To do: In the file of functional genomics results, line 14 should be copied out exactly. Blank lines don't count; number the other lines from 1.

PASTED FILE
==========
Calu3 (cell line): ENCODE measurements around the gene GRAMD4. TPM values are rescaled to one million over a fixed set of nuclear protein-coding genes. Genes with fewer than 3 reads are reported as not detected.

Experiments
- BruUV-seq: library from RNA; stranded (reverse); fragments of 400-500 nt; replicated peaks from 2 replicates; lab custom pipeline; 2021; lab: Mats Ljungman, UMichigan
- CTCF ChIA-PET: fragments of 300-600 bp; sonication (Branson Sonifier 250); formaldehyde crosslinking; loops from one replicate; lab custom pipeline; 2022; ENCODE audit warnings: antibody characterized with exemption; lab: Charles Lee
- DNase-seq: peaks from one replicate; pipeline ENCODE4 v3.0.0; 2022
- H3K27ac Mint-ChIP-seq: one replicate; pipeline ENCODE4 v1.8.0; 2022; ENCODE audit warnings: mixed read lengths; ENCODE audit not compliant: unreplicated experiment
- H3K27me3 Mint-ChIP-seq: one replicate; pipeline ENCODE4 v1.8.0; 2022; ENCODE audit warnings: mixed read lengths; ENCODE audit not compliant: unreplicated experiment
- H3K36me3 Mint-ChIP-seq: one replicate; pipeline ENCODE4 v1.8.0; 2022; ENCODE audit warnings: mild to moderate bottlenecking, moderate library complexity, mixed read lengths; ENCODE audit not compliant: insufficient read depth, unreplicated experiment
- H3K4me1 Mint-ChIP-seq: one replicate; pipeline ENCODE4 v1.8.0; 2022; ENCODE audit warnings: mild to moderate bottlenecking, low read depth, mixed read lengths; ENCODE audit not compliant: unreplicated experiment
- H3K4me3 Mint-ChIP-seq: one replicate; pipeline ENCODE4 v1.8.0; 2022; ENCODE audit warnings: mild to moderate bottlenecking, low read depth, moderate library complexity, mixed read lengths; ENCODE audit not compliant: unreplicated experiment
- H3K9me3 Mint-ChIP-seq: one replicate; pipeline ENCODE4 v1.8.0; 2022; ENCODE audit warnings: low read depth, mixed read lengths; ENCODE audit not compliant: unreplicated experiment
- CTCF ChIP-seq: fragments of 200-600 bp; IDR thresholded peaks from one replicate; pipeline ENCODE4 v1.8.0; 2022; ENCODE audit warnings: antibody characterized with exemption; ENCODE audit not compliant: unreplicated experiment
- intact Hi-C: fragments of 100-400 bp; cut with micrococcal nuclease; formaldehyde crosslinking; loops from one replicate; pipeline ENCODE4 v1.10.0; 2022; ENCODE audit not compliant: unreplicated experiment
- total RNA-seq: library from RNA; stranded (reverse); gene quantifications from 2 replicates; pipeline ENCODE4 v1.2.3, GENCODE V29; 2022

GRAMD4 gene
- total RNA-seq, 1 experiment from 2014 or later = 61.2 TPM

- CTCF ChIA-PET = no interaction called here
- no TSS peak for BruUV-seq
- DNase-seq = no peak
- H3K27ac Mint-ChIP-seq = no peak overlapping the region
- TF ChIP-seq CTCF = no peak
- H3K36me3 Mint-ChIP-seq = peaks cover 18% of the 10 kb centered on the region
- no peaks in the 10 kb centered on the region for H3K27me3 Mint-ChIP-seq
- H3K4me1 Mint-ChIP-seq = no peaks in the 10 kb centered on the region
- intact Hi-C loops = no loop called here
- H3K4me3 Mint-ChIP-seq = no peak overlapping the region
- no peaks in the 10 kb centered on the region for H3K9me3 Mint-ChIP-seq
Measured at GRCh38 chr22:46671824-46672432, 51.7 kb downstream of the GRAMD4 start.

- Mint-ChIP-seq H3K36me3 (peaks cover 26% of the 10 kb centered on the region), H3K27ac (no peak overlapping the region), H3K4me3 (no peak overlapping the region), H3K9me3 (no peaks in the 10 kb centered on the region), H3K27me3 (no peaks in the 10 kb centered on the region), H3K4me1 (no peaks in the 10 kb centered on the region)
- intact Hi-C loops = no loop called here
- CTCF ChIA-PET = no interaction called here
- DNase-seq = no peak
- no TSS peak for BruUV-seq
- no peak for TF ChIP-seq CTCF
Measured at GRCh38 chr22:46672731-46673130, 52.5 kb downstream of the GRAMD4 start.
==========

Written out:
- total RNA-seq: library from RNA; stranded (reverse); gene quantifications from 2 replicates; pipeline ENCODE4 v1.2.3, GENCODE V29; 2022